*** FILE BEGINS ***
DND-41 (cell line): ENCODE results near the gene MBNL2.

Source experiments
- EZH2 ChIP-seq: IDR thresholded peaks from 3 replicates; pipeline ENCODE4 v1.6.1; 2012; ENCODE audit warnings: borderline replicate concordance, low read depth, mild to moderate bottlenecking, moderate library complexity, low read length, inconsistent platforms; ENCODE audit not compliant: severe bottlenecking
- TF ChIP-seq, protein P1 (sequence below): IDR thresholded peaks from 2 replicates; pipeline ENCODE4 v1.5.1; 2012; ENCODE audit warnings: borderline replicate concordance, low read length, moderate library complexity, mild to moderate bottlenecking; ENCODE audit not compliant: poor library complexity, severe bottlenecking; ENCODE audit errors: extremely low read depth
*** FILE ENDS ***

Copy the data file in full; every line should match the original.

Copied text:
DND-41 (cell line): ENCODE results near the gene MBNL2.

Source experiments
- EZH2 ChIP-seq: IDR thresholded peaks from 3 replicates; pipeline ENCODE4 v1.6.1; 2012; ENCODE audit warnings: borderline replicate concordance, low read depth, mild to moderate bottlenecking, moderate library complexity, low read length, inconsistent platforms; ENCODE audit not compliant: severe bottlenecking
- TF ChIP-seq, protein P1 (sequence below): IDR thresholded peaks from 2 replicates; pipeline ENCODE4 v1.5.1; 2012; ENCODE audit warnings: borderline replicate concordance, low read length, moderate library complexity, mild to moderate bottlenecking; ENCODE audit not compliant: poor library complexity, severe bottlenecking; ENCODE audit errors: extremely low read depth